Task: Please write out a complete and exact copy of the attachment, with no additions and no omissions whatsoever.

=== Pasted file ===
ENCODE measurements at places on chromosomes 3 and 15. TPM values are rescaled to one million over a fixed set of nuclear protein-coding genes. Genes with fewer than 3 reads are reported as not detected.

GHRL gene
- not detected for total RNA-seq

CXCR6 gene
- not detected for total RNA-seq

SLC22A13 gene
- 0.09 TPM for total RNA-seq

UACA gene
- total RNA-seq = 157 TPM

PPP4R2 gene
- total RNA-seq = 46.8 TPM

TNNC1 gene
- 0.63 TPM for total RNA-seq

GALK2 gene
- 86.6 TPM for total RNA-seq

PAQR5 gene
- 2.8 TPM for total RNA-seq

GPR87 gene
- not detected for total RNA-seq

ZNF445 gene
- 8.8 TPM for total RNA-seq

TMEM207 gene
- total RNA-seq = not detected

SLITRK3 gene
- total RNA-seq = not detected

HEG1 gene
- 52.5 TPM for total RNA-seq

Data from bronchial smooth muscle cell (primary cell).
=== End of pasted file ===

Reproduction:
ENCODE measurements at places on chromosomes 3 and 15. TPM values are rescaled to one million over a fixed set of nuclear protein-coding genes. Genes with fewer than 3 reads are reported as not detected.

GHRL gene
- not detected for total RNA-seq

CXCR6 gene
- not detected for total RNA-seq

SLC22A13 gene
- 0.09 TPM for total RNA-seq

UACA gene
- total RNA-seq = 157 TPM

PPP4R2 gene
- total RNA-seq = 46.8 TPM

TNNC1 gene
- 0.63 TPM for total RNA-seq

GALK2 gene
- 86.6 TPM for total RNA-seq

PAQR5 gene
- 2.8 TPM for total RNA-seq

GPR87 gene
- not detected for total RNA-seq

ZNF445 gene
- 8.8 TPM for total RNA-seq

TMEM207 gene
- total RNA-seq = not detected

SLITRK3 gene
- total RNA-seq = not detected

HEG1 gene
- 52.5 TPM for total RNA-seq

Data from bronchial smooth muscle cell (primary cell).